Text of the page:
And Pat, I believe it’s the first DPU to do this. It’s got hardware acceleration. It’s got integrated terabits switch, vector packet processing accelerators. So this thing is essentially loaded to the gills with features and function. And as I see it, and I’ll say it, Pat, the thing that gets me excited is Marvell continues to push the envelope here. They’re pushing the envelope, they’re challenging. I’ll give Jensen Huang, another guest of our event, by the way, everybody came to the summit, Pat, a lot of credit for nailing the marchitecture of the DPU.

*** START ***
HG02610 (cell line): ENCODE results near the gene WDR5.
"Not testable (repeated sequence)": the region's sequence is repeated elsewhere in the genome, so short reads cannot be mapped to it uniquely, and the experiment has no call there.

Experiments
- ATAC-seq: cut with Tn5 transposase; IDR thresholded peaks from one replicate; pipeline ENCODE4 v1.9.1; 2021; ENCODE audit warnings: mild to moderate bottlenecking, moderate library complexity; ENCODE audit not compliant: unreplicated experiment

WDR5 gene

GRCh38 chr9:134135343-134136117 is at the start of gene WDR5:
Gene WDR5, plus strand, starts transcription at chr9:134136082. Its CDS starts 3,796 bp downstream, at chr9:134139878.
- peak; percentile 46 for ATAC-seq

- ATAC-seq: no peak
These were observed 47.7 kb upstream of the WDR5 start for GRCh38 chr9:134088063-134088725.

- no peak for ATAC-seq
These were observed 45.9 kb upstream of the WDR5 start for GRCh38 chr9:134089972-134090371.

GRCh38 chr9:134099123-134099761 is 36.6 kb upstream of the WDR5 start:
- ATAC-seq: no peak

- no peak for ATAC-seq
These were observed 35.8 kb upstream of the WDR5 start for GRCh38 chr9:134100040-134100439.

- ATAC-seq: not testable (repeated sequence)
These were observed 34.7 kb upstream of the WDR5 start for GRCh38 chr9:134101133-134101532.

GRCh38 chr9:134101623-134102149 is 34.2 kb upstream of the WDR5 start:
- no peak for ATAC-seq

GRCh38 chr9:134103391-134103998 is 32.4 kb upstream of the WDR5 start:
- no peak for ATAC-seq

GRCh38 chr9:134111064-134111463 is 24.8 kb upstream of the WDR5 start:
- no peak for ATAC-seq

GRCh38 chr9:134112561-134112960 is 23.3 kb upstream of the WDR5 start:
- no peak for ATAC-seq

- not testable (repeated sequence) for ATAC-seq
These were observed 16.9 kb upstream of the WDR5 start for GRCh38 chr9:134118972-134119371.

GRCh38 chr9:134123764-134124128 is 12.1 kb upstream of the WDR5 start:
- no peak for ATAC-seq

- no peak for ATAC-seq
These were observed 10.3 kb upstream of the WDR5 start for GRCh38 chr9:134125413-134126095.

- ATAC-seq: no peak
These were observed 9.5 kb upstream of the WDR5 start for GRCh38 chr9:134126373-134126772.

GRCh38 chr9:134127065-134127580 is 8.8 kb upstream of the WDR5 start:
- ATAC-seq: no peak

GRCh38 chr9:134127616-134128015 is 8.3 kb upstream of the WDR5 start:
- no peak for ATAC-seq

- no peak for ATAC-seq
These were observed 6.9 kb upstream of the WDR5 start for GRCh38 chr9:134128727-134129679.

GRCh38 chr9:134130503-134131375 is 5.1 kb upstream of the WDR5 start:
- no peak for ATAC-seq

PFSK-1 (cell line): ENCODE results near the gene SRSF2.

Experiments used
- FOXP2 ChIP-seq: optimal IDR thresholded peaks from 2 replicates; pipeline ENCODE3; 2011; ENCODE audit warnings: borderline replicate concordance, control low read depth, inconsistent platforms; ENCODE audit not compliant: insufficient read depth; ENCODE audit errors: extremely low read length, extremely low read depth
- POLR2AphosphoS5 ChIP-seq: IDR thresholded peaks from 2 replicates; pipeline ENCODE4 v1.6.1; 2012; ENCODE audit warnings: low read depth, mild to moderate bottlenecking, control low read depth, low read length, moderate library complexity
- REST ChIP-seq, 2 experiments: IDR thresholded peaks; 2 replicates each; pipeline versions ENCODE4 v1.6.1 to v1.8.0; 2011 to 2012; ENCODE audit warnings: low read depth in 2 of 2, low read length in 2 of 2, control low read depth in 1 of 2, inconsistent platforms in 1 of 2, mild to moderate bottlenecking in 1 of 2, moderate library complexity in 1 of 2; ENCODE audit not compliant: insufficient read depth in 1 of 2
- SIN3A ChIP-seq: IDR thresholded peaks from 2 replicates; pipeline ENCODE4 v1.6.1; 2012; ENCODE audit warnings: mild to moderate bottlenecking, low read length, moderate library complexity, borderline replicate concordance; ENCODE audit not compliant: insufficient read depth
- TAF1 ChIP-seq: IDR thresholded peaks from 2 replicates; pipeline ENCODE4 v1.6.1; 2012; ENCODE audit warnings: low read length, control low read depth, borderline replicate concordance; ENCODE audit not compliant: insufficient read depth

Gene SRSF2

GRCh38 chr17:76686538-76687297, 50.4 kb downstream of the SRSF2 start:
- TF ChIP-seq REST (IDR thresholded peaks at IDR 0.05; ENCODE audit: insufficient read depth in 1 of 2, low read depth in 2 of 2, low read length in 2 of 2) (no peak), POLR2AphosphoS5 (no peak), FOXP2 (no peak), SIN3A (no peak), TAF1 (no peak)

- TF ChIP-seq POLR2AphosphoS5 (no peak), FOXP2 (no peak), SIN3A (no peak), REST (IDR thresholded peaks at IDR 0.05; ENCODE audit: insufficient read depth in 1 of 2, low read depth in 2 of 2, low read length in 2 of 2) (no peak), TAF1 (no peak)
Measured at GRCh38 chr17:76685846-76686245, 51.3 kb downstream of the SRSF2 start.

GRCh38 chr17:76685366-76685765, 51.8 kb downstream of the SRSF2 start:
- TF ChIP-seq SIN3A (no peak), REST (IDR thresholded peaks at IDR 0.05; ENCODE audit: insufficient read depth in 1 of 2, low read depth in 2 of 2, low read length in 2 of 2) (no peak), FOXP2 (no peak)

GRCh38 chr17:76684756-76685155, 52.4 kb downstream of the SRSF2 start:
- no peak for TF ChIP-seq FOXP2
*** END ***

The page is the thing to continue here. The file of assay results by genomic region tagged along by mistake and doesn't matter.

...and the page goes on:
But I want to also give Marvell a lot of credit for actually building these products, getting them into market and being side-by-side with these big silicon makers, these cloud providers, 5g automotive, building what is necessary to make our CPUs more efficient and just understanding exactly … another company that by the way, understands exactly where they belong, is building out products and services to win there and that’s why I was so excited. I was so excited, in fact, Pat, that I actually gave Marvell a quote in their press release this week about the Octeon 10 launch because, and I don’t just give those away. I’ve got to be really excited and I really think the company is nailing it in this DPU space.